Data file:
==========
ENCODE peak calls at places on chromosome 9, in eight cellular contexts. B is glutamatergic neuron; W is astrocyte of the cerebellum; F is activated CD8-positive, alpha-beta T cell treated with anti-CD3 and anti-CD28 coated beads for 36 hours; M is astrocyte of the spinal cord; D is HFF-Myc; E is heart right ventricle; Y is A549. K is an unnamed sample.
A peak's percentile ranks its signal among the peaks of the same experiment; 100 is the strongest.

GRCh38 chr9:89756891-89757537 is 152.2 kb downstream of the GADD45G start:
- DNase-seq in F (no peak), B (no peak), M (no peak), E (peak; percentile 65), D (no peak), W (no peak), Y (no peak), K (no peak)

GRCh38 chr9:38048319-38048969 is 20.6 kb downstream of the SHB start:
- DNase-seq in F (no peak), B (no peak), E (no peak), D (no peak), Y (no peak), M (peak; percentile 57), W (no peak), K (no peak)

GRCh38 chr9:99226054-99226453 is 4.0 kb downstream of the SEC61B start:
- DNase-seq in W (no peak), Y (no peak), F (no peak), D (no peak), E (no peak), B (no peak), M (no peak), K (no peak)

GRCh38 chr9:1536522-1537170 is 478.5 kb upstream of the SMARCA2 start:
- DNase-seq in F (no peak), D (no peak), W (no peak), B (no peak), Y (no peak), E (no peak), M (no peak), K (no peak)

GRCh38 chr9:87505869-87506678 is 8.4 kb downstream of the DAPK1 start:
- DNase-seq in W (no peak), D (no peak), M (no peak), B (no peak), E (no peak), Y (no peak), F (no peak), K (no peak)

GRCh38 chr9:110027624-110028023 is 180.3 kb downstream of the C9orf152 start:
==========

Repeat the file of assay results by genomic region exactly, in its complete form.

ENCODE peak calls at places on chromosome 9, in eight cellular contexts. B is glutamatergic neuron; W is astrocyte of the cerebellum; F is activated CD8-positive, alpha-beta T cell treated with anti-CD3 and anti-CD28 coated beads for 36 hours; M is astrocyte of the spinal cord; D is HFF-Myc; E is heart right ventricle; Y is A549. K is an unnamed sample.
A peak's percentile ranks its signal among the peaks of the same experiment; 100 is the strongest.

GRCh38 chr9:89756891-89757537 is 152.2 kb downstream of the GADD45G start:
- DNase-seq in F (no peak), B (no peak), M (no peak), E (peak; percentile 65), D (no peak), W (no peak), Y (no peak), K (no peak)

GRCh38 chr9:38048319-38048969 is 20.6 kb downstream of the SHB start:
- DNase-seq in F (no peak), B (no peak), E (no peak), D (no peak), Y (no peak), M (peak; percentile 57), W (no peak), K (no peak)

GRCh38 chr9:99226054-99226453 is 4.0 kb downstream of the SEC61B start:
- DNase-seq in W (no peak), Y (no peak), F (no peak), D (no peak), E (no peak), B (no peak), M (no peak), K (no peak)

GRCh38 chr9:1536522-1537170 is 478.5 kb upstream of the SMARCA2 start:
- DNase-seq in F (no peak), D (no peak), W (no peak), B (no peak), Y (no peak), E (no peak), M (no peak), K (no peak)

GRCh38 chr9:87505869-87506678 is 8.4 kb downstream of the DAPK1 start:
- DNase-seq in W (no peak), D (no peak), M (no peak), B (no peak), E (no peak), Y (no peak), F (no peak), K (no peak)

GRCh38 chr9:110027624-110028023 is 180.3 kb downstream of the C9orf152 start: